Teledyne Marine’s Slocum G2 Glider autonomous underwater vehicle (AUV) has completed a four-part circumnavigation of the Atlantic Ocean that lasted for over four years. The glider, named Silbo, covered a total of 22,744 km and spent approximately 1,273 days at sea. The trip is the first such journey to ever be undertaken by an AUV.
Over the four legs of its journey, Silbo interacted with international science teams from several countries, and collected scientific and critical engineering data for a variety of programs. During its three stops, the glider received repairs to a scratched hull, an external cleaning and a fresh set of batteries, and required no other maintenance.
Following a factory upgrade to install an extended energy bay and thruster in preparation for its voyage, Silbo was launched in the early spring of 2016 from Cape Cod, Massachusetts. The first leg of its journey took it from Cape Cod to Ireland, covering a distance of 6557 km in 330 days. While in Ireland, Silbo participated in a Glider Training session hosted by the Marine Institute and P&O Maritime Services, Galway.
On the second leg, Silbo travelled from Ireland to the Canary Islands, covering 3695 km in 178 days, and participated in a “glider school” at the research facility Oceanic Platform of the Canary Islands (PLOCAN) and the University of Las Palmas de Gran Canaria (ULPCG).
The third leg lasted 418 days, taking Silbo from the Canary Islands back across the Atlantic to St. Thomas, U.S. Virgin Islands, gliding 6256 km. Supported by staff and students from University of the Virgin Islands (UVI), St. Thomas, Teledyne technicians recovered, re-batteried and re-deployed Silbo in less than 24 hours.
Silbo’s fourth and final journey from St. Thomas began on July 18, 2019 and concluded on June 29, 2020 south of Martha’s Vineyard, completing the final 6236 km trek in 348 days. During this transit Silbo spent three months flying a butterfly pattern south of Bermuda contributing data to Bermuda Atlantic Time-series Study (BATS). Silbo then joined the Gulf Stream, becoming the season’s first storm glider as Tropical Storm Arthur passed directly over the glider.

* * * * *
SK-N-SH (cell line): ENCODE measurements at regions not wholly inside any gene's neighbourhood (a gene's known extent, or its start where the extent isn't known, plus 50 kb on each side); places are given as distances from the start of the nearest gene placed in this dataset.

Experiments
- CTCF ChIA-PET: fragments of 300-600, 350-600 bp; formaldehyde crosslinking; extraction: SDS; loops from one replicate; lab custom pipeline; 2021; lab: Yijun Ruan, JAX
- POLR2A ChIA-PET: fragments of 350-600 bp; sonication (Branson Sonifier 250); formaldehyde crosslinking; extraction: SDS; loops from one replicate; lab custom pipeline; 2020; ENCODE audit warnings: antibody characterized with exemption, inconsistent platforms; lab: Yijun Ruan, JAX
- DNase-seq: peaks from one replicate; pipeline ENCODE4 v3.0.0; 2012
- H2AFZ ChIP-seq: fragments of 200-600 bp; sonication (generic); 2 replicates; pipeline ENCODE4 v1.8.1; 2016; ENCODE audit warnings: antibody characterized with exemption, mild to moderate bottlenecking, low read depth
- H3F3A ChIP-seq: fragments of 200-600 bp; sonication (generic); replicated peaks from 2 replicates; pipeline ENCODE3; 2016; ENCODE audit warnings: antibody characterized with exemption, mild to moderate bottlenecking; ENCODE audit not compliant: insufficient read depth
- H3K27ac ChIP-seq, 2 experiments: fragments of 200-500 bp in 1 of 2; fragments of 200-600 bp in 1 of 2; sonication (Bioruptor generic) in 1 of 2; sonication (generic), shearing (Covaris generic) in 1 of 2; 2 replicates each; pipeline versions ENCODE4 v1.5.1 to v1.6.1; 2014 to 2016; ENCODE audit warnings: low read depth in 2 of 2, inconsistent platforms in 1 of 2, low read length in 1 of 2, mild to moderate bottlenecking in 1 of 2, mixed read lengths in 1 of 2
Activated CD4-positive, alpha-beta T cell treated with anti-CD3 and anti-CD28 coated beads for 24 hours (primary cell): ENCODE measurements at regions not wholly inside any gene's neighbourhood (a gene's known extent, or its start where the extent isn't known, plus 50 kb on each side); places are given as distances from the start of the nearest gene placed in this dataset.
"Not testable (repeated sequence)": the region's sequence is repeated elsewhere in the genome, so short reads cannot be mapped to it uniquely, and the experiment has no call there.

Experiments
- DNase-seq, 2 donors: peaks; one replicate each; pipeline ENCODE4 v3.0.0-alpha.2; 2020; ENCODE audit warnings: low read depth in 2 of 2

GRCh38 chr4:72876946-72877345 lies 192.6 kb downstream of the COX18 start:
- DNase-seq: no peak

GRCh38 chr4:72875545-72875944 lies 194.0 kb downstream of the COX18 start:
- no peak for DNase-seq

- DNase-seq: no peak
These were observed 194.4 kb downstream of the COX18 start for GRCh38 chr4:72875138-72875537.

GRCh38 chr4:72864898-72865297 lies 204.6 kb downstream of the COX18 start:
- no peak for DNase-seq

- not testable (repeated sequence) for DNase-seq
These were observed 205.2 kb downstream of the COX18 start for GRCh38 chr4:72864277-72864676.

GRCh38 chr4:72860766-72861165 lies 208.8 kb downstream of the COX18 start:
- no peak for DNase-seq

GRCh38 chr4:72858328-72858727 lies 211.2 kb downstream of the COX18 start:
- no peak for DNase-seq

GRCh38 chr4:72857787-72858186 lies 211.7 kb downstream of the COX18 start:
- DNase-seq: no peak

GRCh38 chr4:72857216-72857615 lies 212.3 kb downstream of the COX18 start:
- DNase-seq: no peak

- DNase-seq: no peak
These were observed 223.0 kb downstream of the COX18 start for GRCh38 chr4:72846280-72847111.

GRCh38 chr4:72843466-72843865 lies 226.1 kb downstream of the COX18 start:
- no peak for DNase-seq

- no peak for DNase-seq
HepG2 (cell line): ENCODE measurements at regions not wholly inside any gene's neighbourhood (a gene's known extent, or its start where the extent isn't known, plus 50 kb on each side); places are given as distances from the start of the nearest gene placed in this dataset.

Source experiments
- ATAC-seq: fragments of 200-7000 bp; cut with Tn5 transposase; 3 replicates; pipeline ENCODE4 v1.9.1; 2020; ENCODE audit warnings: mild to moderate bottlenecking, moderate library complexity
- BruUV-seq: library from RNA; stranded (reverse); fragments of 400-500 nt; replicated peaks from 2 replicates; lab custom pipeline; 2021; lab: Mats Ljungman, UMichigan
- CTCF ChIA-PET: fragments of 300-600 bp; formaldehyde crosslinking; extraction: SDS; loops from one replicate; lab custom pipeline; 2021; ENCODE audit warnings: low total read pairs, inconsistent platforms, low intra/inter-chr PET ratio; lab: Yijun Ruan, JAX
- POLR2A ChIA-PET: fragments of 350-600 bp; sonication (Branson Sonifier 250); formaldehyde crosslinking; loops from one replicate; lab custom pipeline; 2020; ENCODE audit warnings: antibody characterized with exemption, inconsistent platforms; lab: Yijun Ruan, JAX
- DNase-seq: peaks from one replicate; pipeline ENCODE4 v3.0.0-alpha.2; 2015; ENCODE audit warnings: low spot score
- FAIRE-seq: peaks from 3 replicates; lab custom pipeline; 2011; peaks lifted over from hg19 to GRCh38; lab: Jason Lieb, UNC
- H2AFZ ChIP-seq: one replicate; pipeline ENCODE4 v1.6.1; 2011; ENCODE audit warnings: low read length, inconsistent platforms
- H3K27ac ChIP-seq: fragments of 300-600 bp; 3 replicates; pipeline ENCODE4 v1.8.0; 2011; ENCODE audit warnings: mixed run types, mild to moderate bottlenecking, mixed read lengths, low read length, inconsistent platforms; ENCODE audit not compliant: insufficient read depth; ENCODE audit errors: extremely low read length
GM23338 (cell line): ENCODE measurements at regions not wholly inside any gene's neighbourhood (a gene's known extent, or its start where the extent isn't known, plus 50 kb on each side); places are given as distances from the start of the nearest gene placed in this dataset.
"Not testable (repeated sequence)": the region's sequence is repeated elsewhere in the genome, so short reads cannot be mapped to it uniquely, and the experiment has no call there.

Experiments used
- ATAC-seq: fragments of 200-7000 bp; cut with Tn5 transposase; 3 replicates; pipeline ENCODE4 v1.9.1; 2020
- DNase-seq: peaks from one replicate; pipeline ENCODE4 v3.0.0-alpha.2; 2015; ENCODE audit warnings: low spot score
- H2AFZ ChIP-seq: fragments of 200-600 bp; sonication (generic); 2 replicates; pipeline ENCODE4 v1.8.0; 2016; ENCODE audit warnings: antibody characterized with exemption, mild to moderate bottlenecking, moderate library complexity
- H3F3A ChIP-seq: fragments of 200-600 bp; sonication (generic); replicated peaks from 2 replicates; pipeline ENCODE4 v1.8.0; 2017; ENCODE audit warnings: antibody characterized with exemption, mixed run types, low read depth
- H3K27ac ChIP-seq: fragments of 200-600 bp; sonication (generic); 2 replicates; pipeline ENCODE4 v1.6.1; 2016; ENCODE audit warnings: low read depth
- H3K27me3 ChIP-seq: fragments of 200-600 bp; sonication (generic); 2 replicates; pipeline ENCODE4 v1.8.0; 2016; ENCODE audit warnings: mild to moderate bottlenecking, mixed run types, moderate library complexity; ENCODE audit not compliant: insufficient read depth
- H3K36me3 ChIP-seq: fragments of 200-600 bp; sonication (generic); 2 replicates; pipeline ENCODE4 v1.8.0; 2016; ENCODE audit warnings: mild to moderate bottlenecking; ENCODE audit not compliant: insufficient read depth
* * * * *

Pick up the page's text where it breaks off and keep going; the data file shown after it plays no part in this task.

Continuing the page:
During this circumnavigation, Silbo collected hurricane data, corrected current models, and provided close to 5000 CTD (conductivity, temperature, and depth) casts that aided metalogical forecasting. With partners from Rutgers University and its student base, UVI, PLOCAN, UGCLP, the Marine Institute, and others, Silbo also participated in the Challenger glider mission. Silbo has also been used as a test bed for many new engineering hardware and software features for both existing and next generation Slocum gliders. Recent legs have provided data on new battery configurations, advanced software, and techniques for piloting long endurance missions and minimizing biofouling.
Clayton Jones, Senior Director of Technology at Teledyne Webb Research, commented: “Born out of Dr. Rick Spinrad’s challenge to build a robot that can cross the Atlantic, these long-endurance oceanic scale basin crossings with little yellow submarines are becoming more and more routine. Along the way, we continue to entrain international and educational outreach and better our global ocean predictive skills – a testament to the foresight of Dr. Henry Stommel and Douglas Webb who were instrumental in bringing undersea gliders to life.”
Scott Glenn, Board of Governors Professor at Rutgers University, stated: “A technological achievement, a global team-building achievement, with data impact on hurricanes and others. A four-year mission for the record books. Congrats to all involved!”